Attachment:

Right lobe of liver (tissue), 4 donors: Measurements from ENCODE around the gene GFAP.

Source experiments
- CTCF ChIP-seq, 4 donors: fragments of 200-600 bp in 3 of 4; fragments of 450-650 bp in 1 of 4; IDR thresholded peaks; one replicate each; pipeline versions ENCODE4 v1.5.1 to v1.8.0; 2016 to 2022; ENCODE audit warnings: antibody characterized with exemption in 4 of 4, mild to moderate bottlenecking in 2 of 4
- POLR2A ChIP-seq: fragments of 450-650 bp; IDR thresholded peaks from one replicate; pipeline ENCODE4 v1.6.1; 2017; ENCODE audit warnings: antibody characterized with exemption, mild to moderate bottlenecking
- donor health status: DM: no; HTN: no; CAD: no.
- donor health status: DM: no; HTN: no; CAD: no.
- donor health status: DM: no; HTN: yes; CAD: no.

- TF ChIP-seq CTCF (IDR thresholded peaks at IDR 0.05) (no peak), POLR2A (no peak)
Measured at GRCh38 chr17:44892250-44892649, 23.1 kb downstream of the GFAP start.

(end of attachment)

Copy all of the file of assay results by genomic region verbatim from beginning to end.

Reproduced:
Right lobe of liver (tissue), 4 donors: Measurements from ENCODE around the gene GFAP.

Source experiments
- CTCF ChIP-seq, 4 donors: fragments of 200-600 bp in 3 of 4; fragments of 450-650 bp in 1 of 4; IDR thresholded peaks; one replicate each; pipeline versions ENCODE4 v1.5.1 to v1.8.0; 2016 to 2022; ENCODE audit warnings: antibody characterized with exemption in 4 of 4, mild to moderate bottlenecking in 2 of 4
- POLR2A ChIP-seq: fragments of 450-650 bp; IDR thresholded peaks from one replicate; pipeline ENCODE4 v1.6.1; 2017; ENCODE audit warnings: antibody characterized with exemption, mild to moderate bottlenecking
- donor health status: DM: no; HTN: no; CAD: no.
- donor health status: DM: no; HTN: no; CAD: no.
- donor health status: DM: no; HTN: yes; CAD: no.

- TF ChIP-seq CTCF (IDR thresholded peaks at IDR 0.05) (no peak), POLR2A (no peak)
Measured at GRCh38 chr17:44892250-44892649, 23.1 kb downstream of the GFAP start.